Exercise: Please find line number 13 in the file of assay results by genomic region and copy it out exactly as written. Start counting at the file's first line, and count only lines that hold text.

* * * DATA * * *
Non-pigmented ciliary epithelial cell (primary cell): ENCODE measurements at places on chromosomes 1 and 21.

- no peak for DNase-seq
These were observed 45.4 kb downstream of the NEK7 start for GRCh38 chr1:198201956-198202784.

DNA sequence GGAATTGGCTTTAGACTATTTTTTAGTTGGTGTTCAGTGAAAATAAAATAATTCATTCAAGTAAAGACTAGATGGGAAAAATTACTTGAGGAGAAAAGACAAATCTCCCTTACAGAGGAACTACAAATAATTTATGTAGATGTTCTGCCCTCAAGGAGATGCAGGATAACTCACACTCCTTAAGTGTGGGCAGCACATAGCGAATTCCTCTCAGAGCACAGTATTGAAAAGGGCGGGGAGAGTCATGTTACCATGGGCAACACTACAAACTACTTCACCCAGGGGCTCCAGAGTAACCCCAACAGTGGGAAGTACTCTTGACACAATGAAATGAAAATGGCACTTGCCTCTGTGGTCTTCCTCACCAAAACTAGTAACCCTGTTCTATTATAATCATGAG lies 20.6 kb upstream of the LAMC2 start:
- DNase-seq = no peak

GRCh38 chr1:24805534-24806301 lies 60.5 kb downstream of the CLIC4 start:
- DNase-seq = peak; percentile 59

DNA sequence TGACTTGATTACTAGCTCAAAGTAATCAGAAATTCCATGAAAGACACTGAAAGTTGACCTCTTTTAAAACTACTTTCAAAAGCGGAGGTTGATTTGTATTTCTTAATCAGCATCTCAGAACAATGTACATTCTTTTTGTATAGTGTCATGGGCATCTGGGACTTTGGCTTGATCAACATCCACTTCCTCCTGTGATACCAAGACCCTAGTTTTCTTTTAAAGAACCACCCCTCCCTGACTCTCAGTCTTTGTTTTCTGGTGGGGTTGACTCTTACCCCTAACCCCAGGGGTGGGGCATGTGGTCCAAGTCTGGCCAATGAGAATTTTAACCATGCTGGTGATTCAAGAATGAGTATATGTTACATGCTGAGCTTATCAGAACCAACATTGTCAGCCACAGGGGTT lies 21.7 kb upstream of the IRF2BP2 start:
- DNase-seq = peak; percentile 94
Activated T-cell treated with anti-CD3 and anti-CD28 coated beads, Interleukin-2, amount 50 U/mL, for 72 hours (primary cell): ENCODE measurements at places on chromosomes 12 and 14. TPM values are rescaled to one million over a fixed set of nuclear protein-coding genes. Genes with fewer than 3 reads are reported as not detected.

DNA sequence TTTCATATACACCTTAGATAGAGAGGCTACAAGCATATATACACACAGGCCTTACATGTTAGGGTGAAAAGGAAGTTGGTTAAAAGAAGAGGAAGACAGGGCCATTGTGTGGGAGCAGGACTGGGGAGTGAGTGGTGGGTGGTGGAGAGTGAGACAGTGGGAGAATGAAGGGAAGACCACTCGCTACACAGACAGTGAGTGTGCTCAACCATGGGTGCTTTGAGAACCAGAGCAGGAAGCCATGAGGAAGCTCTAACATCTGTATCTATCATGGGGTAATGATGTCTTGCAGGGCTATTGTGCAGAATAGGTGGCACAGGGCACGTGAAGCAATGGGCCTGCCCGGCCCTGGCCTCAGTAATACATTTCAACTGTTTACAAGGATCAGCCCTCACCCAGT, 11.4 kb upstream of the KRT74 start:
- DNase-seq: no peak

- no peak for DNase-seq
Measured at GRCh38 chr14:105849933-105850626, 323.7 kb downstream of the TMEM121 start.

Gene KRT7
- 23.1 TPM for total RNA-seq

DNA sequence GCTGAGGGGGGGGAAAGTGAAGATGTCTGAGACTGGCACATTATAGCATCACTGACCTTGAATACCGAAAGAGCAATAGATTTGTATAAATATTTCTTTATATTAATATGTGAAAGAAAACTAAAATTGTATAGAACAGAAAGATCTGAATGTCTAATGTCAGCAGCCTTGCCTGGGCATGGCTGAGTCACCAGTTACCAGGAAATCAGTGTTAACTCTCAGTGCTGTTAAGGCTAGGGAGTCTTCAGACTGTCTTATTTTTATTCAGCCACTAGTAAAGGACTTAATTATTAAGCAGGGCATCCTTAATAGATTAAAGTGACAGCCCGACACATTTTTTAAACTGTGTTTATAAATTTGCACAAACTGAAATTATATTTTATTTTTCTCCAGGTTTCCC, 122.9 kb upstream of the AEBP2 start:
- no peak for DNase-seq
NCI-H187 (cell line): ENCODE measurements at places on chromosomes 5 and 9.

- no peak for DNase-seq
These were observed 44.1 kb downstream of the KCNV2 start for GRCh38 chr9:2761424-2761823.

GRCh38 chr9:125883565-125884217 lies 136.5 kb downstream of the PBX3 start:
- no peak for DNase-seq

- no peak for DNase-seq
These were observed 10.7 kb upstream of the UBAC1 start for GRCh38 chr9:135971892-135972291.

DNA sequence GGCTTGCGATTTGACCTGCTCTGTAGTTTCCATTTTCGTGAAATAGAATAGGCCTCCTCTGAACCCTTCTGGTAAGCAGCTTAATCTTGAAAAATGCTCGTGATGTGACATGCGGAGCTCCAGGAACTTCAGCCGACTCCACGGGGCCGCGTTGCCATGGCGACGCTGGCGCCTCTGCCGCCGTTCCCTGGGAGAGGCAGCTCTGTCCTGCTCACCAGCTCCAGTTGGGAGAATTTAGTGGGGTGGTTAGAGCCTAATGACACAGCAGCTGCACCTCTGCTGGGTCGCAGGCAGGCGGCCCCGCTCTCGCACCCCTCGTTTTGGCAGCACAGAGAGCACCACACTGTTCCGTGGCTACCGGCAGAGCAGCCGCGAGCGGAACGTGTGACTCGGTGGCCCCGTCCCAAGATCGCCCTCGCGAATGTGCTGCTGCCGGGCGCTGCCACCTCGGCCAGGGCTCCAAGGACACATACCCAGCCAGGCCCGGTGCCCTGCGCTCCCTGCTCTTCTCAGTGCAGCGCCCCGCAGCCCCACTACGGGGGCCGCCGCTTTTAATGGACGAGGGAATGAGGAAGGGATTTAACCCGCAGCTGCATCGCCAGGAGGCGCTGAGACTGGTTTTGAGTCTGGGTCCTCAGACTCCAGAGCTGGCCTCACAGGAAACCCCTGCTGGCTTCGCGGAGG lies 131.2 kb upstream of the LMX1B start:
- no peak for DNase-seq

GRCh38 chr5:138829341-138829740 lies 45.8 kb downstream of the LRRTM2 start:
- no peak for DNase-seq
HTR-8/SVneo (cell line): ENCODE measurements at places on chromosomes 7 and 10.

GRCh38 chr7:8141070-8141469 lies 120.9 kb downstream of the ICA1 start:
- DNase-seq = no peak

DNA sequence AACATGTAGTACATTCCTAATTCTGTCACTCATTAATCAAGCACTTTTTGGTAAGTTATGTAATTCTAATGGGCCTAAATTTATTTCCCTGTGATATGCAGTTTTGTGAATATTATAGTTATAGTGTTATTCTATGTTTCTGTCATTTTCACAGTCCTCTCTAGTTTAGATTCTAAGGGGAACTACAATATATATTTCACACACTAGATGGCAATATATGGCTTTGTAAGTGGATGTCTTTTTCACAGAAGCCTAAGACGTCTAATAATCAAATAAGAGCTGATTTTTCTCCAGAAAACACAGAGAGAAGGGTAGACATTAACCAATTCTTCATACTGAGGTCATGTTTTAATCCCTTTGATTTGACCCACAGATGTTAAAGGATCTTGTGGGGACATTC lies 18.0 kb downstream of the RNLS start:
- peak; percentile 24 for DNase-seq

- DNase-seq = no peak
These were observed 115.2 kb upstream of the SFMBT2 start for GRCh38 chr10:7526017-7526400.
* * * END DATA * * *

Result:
- no peak for DNase-seq